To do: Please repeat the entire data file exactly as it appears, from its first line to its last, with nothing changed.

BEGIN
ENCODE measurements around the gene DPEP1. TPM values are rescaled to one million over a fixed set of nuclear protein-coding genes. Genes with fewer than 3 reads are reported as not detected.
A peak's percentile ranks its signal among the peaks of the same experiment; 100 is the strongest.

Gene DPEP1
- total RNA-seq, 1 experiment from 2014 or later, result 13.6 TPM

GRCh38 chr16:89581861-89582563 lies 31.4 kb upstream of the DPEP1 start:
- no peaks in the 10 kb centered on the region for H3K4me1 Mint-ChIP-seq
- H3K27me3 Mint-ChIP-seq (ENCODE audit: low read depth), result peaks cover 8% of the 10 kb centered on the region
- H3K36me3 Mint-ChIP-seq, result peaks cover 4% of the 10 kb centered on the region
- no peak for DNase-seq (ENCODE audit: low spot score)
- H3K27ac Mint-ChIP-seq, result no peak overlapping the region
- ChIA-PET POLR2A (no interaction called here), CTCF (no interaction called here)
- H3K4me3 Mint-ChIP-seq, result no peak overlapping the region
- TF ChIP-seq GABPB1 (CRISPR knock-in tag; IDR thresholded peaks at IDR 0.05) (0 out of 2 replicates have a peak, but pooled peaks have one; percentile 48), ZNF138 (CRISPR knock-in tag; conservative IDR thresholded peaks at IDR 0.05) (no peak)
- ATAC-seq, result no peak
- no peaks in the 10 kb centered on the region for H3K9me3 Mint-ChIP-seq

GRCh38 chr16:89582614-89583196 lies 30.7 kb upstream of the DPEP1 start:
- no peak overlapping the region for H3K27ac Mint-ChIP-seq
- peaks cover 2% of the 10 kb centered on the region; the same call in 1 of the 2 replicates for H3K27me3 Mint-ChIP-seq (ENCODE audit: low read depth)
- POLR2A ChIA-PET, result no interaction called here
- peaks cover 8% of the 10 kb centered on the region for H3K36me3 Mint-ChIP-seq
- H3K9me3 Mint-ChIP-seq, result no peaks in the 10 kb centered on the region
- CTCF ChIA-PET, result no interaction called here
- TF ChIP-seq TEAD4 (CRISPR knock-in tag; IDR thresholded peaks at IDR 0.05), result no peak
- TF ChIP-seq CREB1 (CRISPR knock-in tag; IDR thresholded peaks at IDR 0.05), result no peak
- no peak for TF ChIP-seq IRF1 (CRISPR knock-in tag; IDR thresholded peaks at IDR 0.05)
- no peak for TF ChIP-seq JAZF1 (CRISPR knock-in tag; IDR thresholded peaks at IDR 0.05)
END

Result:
ENCODE measurements around the gene DPEP1. TPM values are rescaled to one million over a fixed set of nuclear protein-coding genes. Genes with fewer than 3 reads are reported as not detected.
A peak's percentile ranks its signal among the peaks of the same experiment; 100 is the strongest.

Gene DPEP1
- total RNA-seq, 1 experiment from 2014 or later, result 13.6 TPM

GRCh38 chr16:89581861-89582563 lies 31.4 kb upstream of the DPEP1 start:
- no peaks in the 10 kb centered on the region for H3K4me1 Mint-ChIP-seq
- H3K27me3 Mint-ChIP-seq (ENCODE audit: low read depth), result peaks cover 8% of the 10 kb centered on the region
- H3K36me3 Mint-ChIP-seq, result peaks cover 4% of the 10 kb centered on the region
- no peak for DNase-seq (ENCODE audit: low spot score)
- H3K27ac Mint-ChIP-seq, result no peak overlapping the region
- ChIA-PET POLR2A (no interaction called here), CTCF (no interaction called here)
- H3K4me3 Mint-ChIP-seq, result no peak overlapping the region
- TF ChIP-seq GABPB1 (CRISPR knock-in tag; IDR thresholded peaks at IDR 0.05) (0 out of 2 replicates have a peak, but pooled peaks have one; percentile 48), ZNF138 (CRISPR knock-in tag; conservative IDR thresholded peaks at IDR 0.05) (no peak)
- ATAC-seq, result no peak
- no peaks in the 10 kb centered on the region for H3K9me3 Mint-ChIP-seq

GRCh38 chr16:89582614-89583196 lies 30.7 kb upstream of the DPEP1 start:
- no peak overlapping the region for H3K27ac Mint-ChIP-seq
- peaks cover 2% of the 10 kb centered on the region; the same call in 1 of the 2 replicates for H3K27me3 Mint-ChIP-seq (ENCODE audit: low read depth)
- POLR2A ChIA-PET, result no interaction called here
- peaks cover 8% of the 10 kb centered on the region for H3K36me3 Mint-ChIP-seq
- H3K9me3 Mint-ChIP-seq, result no peaks in the 10 kb centered on the region
- CTCF ChIA-PET, result no interaction called here
- TF ChIP-seq TEAD4 (CRISPR knock-in tag; IDR thresholded peaks at IDR 0.05), result no peak
- TF ChIP-seq CREB1 (CRISPR knock-in tag; IDR thresholded peaks at IDR 0.05), result no peak
- no peak for TF ChIP-seq IRF1 (CRISPR knock-in tag; IDR thresholded peaks at IDR 0.05)
- no peak for TF ChIP-seq JAZF1 (CRISPR knock-in tag; IDR thresholded peaks at IDR 0.05)